In 1953, Capote landed some film work. He wrote some of Stazione Termini (later released as Indiscretion of an American Wife in the United States), which starred Jennifer Jones and Montgomery Clift. During the filming in Italy, Capote and Clift developed a friendship. After that project wrapped, Capote was soon working on the script for the John Huston-directed Beat the Devil, starring Humphrey Bogart, Jennifer Jones and Gina Lollobrigida, during its production. His best screenplay, however, was done years later when he adapted the Henry James novel The Turn of the Screw into The Innocents (1961).

Undeterred by his past failure, Capote adapted his story about a Haitian bordello, “House of Flowers,” for the stage at Subber’s urging. The musical debuted on Broadway in 1954 with Pearl Bailey as its star and had Alvin Ailey and Diahann Carroll in the cast as well. Despite the best efforts of Capote and the show’s fine performers, the musical failed to attract enough critical and commercial attention. It closed after 165 performances. That same year, Capote suffered a great personal loss when his mother died.

Always fascinated by the rich and social elite, Capote found himself a popular figure in such circles. He counted Gloria Guinness, Babe and Bill Paley (the founder of CBS Television), Jackie Kennedy and her sister Lee Radziwell, C. Z. Guest, and many others among his friends. Once an outsider, Capote was invited for cruises on their yachts and for stays on their estates.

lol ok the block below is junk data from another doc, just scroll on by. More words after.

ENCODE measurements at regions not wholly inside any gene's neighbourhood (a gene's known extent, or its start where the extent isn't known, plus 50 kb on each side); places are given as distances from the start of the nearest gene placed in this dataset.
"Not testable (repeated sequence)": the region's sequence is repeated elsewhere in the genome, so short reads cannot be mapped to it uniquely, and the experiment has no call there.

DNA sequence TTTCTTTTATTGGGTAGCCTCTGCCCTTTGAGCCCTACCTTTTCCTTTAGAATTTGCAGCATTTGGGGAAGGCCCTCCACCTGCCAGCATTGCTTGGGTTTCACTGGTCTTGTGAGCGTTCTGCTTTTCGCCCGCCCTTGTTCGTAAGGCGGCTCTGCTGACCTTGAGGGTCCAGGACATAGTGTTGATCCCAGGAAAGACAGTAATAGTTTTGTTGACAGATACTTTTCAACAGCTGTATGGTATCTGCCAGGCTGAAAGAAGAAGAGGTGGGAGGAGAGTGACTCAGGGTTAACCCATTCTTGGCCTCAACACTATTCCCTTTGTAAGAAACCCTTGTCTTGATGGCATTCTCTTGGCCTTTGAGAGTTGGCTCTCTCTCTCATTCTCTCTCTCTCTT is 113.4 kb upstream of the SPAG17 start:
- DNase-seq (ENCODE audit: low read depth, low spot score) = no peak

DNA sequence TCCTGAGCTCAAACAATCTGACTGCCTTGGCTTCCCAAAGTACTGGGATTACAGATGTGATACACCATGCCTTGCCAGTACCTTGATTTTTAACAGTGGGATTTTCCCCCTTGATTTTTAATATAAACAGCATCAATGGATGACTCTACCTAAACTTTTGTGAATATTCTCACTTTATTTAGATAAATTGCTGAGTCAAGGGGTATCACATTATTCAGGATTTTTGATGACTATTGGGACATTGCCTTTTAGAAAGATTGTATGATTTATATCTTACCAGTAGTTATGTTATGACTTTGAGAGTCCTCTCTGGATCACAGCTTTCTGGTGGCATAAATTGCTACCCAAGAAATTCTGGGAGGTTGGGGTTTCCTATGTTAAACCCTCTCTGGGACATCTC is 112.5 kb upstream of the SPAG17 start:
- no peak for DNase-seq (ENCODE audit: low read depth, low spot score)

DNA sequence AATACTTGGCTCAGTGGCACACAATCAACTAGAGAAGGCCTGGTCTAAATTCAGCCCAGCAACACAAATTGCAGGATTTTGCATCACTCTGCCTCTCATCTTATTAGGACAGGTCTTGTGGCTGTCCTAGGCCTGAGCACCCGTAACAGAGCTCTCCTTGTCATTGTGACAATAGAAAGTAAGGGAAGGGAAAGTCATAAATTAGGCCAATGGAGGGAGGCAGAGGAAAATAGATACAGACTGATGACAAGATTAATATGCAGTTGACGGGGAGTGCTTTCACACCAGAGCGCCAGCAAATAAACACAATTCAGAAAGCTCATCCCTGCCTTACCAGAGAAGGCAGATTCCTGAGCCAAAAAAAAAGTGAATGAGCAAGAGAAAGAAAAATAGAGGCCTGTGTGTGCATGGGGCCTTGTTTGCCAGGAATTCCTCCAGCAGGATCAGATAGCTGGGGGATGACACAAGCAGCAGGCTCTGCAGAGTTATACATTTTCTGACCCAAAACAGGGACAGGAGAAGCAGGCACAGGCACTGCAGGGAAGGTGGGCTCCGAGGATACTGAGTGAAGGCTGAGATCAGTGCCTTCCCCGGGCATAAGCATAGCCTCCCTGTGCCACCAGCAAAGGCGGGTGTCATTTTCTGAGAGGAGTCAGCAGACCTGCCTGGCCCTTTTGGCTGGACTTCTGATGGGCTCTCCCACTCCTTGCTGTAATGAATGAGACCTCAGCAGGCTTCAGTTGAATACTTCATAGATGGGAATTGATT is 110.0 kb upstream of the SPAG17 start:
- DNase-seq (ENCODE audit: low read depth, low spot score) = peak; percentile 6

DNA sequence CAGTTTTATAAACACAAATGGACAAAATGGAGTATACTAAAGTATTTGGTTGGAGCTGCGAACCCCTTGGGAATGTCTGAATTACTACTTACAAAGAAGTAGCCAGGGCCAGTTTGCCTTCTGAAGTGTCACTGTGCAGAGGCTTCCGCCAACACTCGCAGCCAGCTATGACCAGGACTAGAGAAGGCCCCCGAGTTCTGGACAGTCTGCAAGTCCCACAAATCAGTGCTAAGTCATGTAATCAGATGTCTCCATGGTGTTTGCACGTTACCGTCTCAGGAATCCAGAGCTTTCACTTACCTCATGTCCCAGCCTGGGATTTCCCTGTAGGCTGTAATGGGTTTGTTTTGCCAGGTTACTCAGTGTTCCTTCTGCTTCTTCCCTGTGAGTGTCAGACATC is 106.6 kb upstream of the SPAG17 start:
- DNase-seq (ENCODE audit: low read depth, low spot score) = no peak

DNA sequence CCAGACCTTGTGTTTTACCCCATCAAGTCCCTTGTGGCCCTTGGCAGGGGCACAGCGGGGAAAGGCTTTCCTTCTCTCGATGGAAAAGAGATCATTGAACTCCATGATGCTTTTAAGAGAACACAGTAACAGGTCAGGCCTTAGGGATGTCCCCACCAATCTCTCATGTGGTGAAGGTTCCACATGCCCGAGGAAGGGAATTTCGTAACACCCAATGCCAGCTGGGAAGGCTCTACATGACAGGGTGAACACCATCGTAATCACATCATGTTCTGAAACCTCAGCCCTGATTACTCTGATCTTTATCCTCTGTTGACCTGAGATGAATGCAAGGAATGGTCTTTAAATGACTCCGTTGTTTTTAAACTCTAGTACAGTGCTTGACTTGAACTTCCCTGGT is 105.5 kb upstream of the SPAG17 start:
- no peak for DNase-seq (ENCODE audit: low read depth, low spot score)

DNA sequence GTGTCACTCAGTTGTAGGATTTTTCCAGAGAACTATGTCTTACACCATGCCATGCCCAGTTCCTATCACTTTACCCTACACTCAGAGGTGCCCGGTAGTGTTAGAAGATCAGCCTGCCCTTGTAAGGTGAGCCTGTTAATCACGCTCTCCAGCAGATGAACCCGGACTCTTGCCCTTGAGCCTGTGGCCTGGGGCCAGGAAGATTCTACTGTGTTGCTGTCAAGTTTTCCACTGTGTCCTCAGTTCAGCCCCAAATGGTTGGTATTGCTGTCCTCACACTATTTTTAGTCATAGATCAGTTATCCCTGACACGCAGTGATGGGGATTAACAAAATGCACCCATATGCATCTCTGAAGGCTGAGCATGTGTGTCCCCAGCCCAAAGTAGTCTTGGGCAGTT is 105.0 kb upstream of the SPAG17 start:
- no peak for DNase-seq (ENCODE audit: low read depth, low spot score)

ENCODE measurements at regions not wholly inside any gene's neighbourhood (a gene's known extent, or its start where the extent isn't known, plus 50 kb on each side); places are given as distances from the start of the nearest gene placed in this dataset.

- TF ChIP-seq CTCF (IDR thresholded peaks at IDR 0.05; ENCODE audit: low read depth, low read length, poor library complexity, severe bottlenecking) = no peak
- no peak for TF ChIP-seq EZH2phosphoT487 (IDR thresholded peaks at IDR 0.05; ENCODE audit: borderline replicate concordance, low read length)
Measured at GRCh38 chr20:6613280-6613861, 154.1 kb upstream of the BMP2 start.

Harold_Halma_photograph_of_Capote

He loved gossip—both hearing and sharing it. In the late 1950s, Capote began discussing a novel based on this jet-set world, calling it Answered Prayers.

In 1958, Capote scored another success with Breakfast at Tiffany’s. He explored the life of a New York City party girl, Holly Golightly—who was a woman who depended on men to get by. With his usual style and panache, Capote had created a fascinating character within a well-crafted story. Three years later, the film version was released, starring Audrey Hepburn as Holly. Capote had wanted Marilyn Monroe in the lead role, and was disappointed with this adaptation.